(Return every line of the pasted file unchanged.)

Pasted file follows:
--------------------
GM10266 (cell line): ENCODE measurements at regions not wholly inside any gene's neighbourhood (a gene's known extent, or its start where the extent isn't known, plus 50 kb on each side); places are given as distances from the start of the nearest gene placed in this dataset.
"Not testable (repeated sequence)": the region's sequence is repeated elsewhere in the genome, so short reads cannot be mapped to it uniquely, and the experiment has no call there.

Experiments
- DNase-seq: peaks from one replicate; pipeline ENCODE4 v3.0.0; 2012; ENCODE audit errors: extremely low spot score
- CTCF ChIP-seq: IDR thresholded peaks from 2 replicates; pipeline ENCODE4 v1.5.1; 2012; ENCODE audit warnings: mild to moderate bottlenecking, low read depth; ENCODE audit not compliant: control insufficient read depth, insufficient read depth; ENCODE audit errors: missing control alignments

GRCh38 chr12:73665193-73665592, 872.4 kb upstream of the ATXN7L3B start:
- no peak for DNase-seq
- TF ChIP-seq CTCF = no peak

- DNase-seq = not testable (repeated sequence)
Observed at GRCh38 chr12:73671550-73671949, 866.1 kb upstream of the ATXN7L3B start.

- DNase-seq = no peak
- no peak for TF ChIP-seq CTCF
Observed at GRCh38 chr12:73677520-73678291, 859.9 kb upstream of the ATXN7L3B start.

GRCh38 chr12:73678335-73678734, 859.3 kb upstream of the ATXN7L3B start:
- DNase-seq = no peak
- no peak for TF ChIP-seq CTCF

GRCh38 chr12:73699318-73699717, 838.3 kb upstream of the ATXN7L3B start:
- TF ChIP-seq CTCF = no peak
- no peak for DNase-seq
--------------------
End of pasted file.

GM10266 (cell line): ENCODE measurements at regions not wholly inside any gene's neighbourhood (a gene's known extent, or its start where the extent isn't known, plus 50 kb on each side); places are given as distances from the start of the nearest gene placed in this dataset.
"Not testable (repeated sequence)": the region's sequence is repeated elsewhere in the genome, so short reads cannot be mapped to it uniquely, and the experiment has no call there.

Experiments
- DNase-seq: peaks from one replicate; pipeline ENCODE4 v3.0.0; 2012; ENCODE audit errors: extremely low spot score
- CTCF ChIP-seq: IDR thresholded peaks from 2 replicates; pipeline ENCODE4 v1.5.1; 2012; ENCODE audit warnings: mild to moderate bottlenecking, low read depth; ENCODE audit not compliant: control insufficient read depth, insufficient read depth; ENCODE audit errors: missing control alignments

GRCh38 chr12:73665193-73665592, 872.4 kb upstream of the ATXN7L3B start:
- no peak for DNase-seq
- TF ChIP-seq CTCF = no peak

- DNase-seq = not testable (repeated sequence)
Observed at GRCh38 chr12:73671550-73671949, 866.1 kb upstream of the ATXN7L3B start.

- DNase-seq = no peak
- no peak for TF ChIP-seq CTCF
Observed at GRCh38 chr12:73677520-73678291, 859.9 kb upstream of the ATXN7L3B start.

GRCh38 chr12:73678335-73678734, 859.3 kb upstream of the ATXN7L3B start:
- DNase-seq = no peak
- no peak for TF ChIP-seq CTCF

GRCh38 chr12:73699318-73699717, 838.3 kb upstream of the ATXN7L3B start:
- TF ChIP-seq CTCF = no peak
- no peak for DNase-seq